Another thought is that I should perhaps have used exposure compensation to prevent the camera from interpreting the dark scene as mid tone grey. I have a great deal to learn regarding colour and calibration so intend to make sure I am informed before I start my next module.

Actually I think that making mistakes is the quickest way to learn.

Assignment 5 (reworked)

Following my tutor’s feedback I have cropped my final image in order to improve its composition.

This is my reworked image:

This was my original image:

Cropping the top of the image and removing the bus stop sign has made the whole idea of waiting more subtle. Removing some of the branches has solved the problem of their light competing with other light and made the tree less of a presence in the image. The subjects are now positioned using the rule of thirds and the image is more balanced.

Assignment five (tutor feedback and my response)

Tutor feedback and my response

My feedback to assignment 5 was by hangout and as always there were some good points and some not so good.

The good 

My idea was good, the image was well constructed and I made good use of lighting.

The ‘before’ and ‘after’ images showing the location in daylight and then again with the final staged image at night were well received and showed how much input there was to produce the final construction.

The connection between aspects of the play (visually and metaphorically) was also good as was the inspiration for the constructed scene.

Technically the image was great with one exception. The branches were too bright, drawing the eye from the main subjects.

The colour balance was good with the orange background being a nice contrast with the main subjects.

The camera to subject distance was good being close enough to the people to see them clearly while still providing a feeling of space.

My response

What’s not to like?

The not so good

We talked about the composition and how it may be improved by cropping the top to remove the actual bus stop sign. The decision was a little uncertain though as improved composition would mean losing some of the significance.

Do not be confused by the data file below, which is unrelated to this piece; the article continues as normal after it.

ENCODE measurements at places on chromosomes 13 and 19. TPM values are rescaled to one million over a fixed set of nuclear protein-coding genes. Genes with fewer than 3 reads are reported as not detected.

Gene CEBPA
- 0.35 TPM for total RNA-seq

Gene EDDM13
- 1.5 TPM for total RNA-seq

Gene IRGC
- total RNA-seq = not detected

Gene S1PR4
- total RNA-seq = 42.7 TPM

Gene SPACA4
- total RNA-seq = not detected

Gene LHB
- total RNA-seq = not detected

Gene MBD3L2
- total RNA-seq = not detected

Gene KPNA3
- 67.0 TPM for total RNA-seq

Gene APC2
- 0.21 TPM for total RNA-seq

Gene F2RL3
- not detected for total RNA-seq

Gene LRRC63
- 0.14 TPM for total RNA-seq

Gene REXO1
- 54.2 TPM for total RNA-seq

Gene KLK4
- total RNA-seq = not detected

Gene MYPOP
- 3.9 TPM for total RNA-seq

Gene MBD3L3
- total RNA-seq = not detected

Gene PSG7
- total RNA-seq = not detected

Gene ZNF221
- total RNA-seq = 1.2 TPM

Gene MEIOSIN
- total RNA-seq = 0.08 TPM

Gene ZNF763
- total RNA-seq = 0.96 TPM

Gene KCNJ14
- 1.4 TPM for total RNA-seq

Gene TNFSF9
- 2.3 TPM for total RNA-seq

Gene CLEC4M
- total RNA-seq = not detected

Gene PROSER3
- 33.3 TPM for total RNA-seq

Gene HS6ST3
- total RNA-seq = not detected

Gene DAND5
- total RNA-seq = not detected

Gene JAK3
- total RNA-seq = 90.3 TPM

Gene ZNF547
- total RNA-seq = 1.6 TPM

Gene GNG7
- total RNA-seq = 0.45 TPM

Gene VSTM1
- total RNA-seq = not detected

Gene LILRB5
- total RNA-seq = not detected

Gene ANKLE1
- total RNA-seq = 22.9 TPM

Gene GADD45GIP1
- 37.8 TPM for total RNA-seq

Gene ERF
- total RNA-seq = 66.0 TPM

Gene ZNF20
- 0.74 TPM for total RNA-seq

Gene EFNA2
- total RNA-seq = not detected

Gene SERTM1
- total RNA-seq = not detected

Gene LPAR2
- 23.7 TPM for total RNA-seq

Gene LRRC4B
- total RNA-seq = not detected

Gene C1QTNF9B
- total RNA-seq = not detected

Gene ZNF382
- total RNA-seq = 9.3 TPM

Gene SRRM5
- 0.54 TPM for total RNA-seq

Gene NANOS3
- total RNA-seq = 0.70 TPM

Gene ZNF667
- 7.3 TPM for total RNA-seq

The branches of the tree are a little too bright as they compete with the light from the mobile phones.

My writing should be more concise and I should explain my decisions rather than merely describe them.

My response

I have cropped the image to remove the bus stop which in turn removed some of the over bright branches. Removing the bus stop makes the whole idea of waiting more subtle and makes the tree less of a presence. In retrospect it was almost like a third subject and is improved by still remaining significant but by taking up less space in the image. I was happy that cropping had eliminated most of the too bright branches which reduced the way that the light on the tree competed with the other light.

Regarding my written work, I have revisited my posts to ensure that I have explained the reasons for my decisions. For example, instead of saying that I didn’t want light trails from passing cars, I have explained that light trails would not allow me to portray a deserted lane so I wanted to avoid them.

Initial image, below.

Reworked image, below.

I can see now how the tree monopolised the image and the bus stop sign was perhaps a little too obvious. Derek liked the composition in the cropped image and referred to the triangular shape formed by branches and the background trees. I must admit that I had never really noticed it but now I can’t  avoid seeing it. It does provide a frame for the subjects and the blackness of it provides a contrast to the lighted areas and keeps the eye on the subjects.

How one image is inspired by another


Reinterpreting previous works

While working on assignment five I learned that Samuel Becket was inspired by Caspar David Friedrich when writing his play Waiting for Godot. I was very interested in how one image can inspire another image, or another art form, and how the cycle continues as different practitioners develop and reinterpret previous work.

‘Samuel Beckett’s biographer, James Knowlson, has revealed that the playwright claimed he had used Two Men Contemplating the Moon as visual inspiration for his ground-breaking first play, Waiting for Godot (1953)… the first visual connection between Friedrich’s composition and Waiting for Godot is suggested by the play’s iconic opening scene setting: